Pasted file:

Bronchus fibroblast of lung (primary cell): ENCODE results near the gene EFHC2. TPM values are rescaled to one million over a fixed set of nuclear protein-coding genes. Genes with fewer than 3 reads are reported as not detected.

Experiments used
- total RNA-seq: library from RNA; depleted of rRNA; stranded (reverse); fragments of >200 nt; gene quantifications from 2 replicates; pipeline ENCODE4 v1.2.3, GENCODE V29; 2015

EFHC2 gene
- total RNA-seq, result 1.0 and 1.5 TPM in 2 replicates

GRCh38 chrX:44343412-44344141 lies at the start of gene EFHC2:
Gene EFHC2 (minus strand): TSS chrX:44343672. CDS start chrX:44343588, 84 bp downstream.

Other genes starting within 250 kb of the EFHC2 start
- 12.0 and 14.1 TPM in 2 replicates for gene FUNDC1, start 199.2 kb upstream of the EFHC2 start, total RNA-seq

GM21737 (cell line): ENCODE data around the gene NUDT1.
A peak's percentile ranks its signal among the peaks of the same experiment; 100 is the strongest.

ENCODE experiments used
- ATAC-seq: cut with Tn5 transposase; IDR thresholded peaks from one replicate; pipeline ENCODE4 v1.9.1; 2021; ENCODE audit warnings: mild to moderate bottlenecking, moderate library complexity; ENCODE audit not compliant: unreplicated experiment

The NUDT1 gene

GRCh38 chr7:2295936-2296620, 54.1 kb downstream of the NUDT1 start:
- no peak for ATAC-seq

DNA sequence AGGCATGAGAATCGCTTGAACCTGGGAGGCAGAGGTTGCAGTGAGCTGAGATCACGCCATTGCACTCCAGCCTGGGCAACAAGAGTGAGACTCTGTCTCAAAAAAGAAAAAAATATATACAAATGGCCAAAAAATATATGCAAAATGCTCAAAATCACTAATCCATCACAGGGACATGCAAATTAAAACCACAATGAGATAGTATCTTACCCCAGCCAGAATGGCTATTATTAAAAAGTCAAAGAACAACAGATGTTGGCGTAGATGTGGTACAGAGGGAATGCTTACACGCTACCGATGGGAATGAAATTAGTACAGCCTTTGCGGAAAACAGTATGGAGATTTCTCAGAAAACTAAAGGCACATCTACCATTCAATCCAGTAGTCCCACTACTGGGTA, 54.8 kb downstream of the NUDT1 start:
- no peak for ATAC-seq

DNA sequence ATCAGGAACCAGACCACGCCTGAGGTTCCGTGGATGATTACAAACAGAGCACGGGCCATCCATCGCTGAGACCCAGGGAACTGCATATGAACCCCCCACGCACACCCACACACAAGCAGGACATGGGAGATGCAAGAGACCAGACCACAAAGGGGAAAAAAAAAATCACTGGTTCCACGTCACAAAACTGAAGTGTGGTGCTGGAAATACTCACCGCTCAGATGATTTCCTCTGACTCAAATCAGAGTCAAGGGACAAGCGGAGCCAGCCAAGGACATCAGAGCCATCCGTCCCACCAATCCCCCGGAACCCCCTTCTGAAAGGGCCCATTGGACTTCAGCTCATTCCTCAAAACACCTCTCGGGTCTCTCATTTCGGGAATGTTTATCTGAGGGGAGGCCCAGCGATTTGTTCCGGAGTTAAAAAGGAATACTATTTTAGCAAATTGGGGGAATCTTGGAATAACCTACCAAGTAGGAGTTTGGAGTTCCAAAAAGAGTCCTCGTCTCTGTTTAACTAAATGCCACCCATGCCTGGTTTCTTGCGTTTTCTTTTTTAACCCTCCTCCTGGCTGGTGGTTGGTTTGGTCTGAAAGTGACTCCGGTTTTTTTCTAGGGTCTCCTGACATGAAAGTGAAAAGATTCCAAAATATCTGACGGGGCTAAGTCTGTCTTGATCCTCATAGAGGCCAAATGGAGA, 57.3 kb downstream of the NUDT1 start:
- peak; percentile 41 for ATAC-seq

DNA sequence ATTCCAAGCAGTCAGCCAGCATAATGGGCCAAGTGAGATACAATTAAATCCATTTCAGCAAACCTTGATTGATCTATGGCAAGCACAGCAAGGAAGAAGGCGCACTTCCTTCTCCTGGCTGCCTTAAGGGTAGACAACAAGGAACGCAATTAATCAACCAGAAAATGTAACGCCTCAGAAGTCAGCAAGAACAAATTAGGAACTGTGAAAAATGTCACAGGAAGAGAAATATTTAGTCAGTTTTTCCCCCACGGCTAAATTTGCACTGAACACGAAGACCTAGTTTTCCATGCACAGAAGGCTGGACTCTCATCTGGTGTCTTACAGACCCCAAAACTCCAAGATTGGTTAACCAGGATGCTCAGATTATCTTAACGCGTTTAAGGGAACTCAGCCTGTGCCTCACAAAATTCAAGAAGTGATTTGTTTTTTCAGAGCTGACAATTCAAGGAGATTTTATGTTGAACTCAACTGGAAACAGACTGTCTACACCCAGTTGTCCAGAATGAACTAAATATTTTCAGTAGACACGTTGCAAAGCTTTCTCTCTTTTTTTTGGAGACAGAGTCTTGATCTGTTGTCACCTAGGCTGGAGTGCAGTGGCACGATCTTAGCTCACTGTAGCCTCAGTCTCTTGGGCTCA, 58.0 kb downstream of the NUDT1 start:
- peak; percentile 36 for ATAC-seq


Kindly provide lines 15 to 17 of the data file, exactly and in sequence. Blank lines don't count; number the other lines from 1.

GRCh38 chr7:2295936-2296620, 54.1 kb downstream of the NUDT1 start:
- no peak for ATAC-seq

DNA sequence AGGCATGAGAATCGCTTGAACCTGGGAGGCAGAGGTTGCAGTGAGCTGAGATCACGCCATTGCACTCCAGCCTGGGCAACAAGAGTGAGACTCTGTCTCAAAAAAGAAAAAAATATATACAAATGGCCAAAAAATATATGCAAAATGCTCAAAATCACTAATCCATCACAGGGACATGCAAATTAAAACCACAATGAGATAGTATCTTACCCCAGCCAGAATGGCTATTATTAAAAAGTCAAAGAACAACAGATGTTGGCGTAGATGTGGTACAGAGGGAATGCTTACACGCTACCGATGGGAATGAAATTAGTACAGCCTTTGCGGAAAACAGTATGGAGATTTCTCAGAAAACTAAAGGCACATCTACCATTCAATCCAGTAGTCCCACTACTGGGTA, 54.8 kb downstream of the NUDT1 start: